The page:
Farm Ireland
Independent.ie

Monday 15 October 2018

Why if you’re milking cows after 6pm, you’re doing something wrong

The Ballyhaise Agricultural College Open Day in Co Cavan. Pic Steve Humphreys.
The Ballyhaise Agricultural College Open Day in Co Cavan. Pic Steve Humphreys.
Margaret Donnelly

Margaret Donnelly

As Ireland’s national dairy herd increases and farmers expand their herds, the need for efficient workflow can result in a big impact on the amount of time spent working.

The national dairy herd has grown from 1.1m cows in 2010 to 1.4m cows in 2017. During that same period, average herd size has increased from 58 to 75 cows, with half of all cows now milked in herds of in excess of 100 cows.

However, these extra cows have posed a significant workload challenge and led to a renewed focus on labour efficiency and the sustainability of the workload farmers are undertaking.

Research from Teagasc shows that work practices need to be adapted so that extra cows can be managed without taking more time. Making changes to how work is done on the farm can save time without any reduction in farm performance, and often with very little cost, it says.

Important factors to reduce workload include having suitable high EBI cows that do not require individual attention, an appropriate calving date and stocking rate for the farm that minimises the need for supplementary feed, good grazing infrastructure that facilitates easy movement of animals to and from grazing and adequate well organised farmyard  infrastructure.

Visitors to the Teagasec Ballyhaise open day this week, were told that highly efficient farms finish evening milking by 6pm, feed calves once a day from three weeks old and had a good milking parlour setup.

Working too hard can lead to health and safety risks on the farm - for everyone on the farm - and ensuring farming involves a sustainable workload is essential for a number of reasons, Teagasc research shows.

On some farms, it finds, that nearly 50pc of the total hours worked on the farm occur during February, March and April.

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Therefore, the spring workload can be planned well in advance to ensure that adequate facilities, equipment and help is available to cope with the demand.

It also says that when it comes to cows, a suitable cow type that doesn’t require individual attention i.e. high EBI genetics, while an appropriate calving date and stocking rate for the farm that minimises the need for supplementary feed and good grazing infrastructure that facilitates easy movement of animals to and from grazing by a single operator.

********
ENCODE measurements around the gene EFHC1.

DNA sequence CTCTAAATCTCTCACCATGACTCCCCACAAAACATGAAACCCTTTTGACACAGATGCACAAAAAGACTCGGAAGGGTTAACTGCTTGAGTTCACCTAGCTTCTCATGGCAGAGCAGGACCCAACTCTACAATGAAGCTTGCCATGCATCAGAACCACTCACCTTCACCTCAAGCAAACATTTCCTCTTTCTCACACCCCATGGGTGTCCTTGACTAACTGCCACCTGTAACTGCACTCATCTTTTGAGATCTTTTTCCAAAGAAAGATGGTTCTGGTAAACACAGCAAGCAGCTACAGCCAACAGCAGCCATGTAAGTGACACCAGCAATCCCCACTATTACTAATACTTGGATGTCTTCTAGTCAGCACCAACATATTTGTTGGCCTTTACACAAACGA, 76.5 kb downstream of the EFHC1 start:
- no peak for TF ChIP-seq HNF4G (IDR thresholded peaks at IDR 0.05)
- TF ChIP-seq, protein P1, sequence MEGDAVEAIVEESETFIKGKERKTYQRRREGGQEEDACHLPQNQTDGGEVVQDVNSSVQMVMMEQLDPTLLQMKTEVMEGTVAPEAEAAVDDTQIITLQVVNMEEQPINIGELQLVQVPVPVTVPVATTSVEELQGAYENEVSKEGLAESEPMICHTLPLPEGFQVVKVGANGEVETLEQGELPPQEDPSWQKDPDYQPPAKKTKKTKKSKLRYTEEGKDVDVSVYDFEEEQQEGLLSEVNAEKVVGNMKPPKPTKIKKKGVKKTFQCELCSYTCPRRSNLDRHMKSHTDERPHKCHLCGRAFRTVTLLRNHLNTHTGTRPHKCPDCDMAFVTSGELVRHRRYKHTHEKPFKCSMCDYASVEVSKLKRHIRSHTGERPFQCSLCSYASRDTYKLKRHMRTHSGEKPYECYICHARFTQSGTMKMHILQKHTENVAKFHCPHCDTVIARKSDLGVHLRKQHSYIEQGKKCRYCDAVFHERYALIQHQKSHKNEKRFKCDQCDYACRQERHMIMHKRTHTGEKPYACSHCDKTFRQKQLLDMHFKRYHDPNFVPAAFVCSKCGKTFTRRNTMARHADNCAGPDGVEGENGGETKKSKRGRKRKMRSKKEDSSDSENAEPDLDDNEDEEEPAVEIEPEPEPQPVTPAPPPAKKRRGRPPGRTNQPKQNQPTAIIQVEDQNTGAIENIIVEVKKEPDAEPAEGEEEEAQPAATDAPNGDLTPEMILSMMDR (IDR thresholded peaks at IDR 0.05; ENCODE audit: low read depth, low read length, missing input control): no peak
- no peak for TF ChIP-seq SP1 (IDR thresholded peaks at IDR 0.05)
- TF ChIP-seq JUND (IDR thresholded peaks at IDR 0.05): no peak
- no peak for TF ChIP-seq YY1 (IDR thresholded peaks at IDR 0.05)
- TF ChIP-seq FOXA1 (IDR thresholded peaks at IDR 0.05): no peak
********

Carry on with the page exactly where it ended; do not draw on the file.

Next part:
On the farm, adequate well organised farmyard infrastructure that facilitates the easy movement of stock, particularly at calving.

But making changes to how work is done on the farm can save large amounts of time without any reduction in farm performance, and often with very little cost.

Research has shown that highly efficient farms have a set evening milking time and are on average finished evening milking by 6pm. Having a set finishing time in the evening is essential to being labour efficient as it provides clarity around the length of the working day and forces better time management.

Teagasc also says that the most efficient farmers start evening milking by 4pm and research shows no effect of 18/6 hour compared with a 12/12 hour milking interval in herd averaging <6,000kg/cow. An 18/6 hour milking interval should be practiced on all farms averaging <6,000kg/cow.

Once-a-day milking can be used as a management tool to reduce labour demand as can reducing feeding of calves to once a day, from three weeks old. However, if feeding milk once a day, calves still need to be checked thoroughly twice a day and fed concentrate at an alternative time to milk feeding.

Milking Parlour

Facilities have a major influence on labour efficiency, it says and farms with facilities modernised in line with expansion were more profitable than farms that expanded without modernising facilities.

Milking is the main task on a dairy farm and typically consumes over 30pc of total labour input.

Milking time should be less than two hours as it is reported that after two hours, the efficiency of the operator irrespective of training and experience can decrease resulting in interruptions and errors.


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